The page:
by Kati Winter
Enzymes make a lot of magic happen in the human body, so mindfulness around daily intake is important. Vitamins and minerals are critical nutrient co-factors for enzyme production, with magnesium being of particular interest. It’s involved in more than 300 different enzymatic reactions including energy production, muscle function, cell signaling, brain health, and much more. Unfortunately, many of us do not consume adequate amounts of magnesium, and that deficiency can impact our brain health, including short- and long-term memory, our quality of sleep, and our moods and anxiety levels.
Magnesium L-threonate, which goes by its patented name, Magtein, is a unique compound discovered by scientists at the Massachusetts Institute of Technology (MIT). It provides a specific form of magnesium that is naturally and preferentially taken up by the brain. By targeting where the magnesium goes researchers have been able to look at how magnesium in the brain may affect brain health as we age.
Neuroplasticity describes the ability of the brain to change and adapt as a result of new experiences. Think of it as similar to walking in a field of tall grass. The first attempt at crossing the field is difficult. The grass gets in the way and it’s uncomfortable, scratchy and provides a lot of resistance. After a few passes on the same path, however, the grass gets trampled and the path becomes easier to walk. Neuroplasticity describes a type of re-wiring of the brains circuitry similar to creating a new path.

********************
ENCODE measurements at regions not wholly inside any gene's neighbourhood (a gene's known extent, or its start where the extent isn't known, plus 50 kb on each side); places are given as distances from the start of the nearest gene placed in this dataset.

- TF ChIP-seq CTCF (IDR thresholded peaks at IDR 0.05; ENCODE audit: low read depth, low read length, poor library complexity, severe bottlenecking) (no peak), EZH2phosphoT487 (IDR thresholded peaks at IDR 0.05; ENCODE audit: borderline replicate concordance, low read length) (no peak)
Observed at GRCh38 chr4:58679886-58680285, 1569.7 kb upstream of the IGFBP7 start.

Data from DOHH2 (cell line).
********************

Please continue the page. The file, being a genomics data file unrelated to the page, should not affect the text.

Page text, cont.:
Some scientists believe that the human brain begins shrinking after age 25 and those structural changes can lead to rapid decline in cognitive health. The solution to preventing the brain from shrinking is unclear; however, supporting neuroplasticity may provide an important role. It may be surprising to learn that magnesium plays a big role in this process. Both human and animal studies have confirmed that Magtein has the potential to increase our capacity to promote neuroplasticity.
In a recent double-blind placebo-controlled human clinical trial (Journal of Alzheimer’s Disease, 2016;49(4):971-90) researchers found that Magtein supplementation was effective at increasing brain performance, function, and speed on a variety of cognitive tests in adults with early cognitive impairment. An exciting feature of the study was that researchers assigned a biological age (based on a variety of different cognitive tests) to the brains of the study’s participants at the beginning of the study, and then evaluated the biological age again after the 12-week study period. The average “brain age” in the Magtein supplementation group reduced by nine years!
If you miss the younger version of your brain, or if you’re looking to increase your brain functioning, consider a daily dose of brain-specific magnesium.
Kati Winter is an integrative medicine consultant, exclusively serving local licensed healthcare practitioners. She is dedicated to providing scientifically validated support, education, and insights to support optimal healing.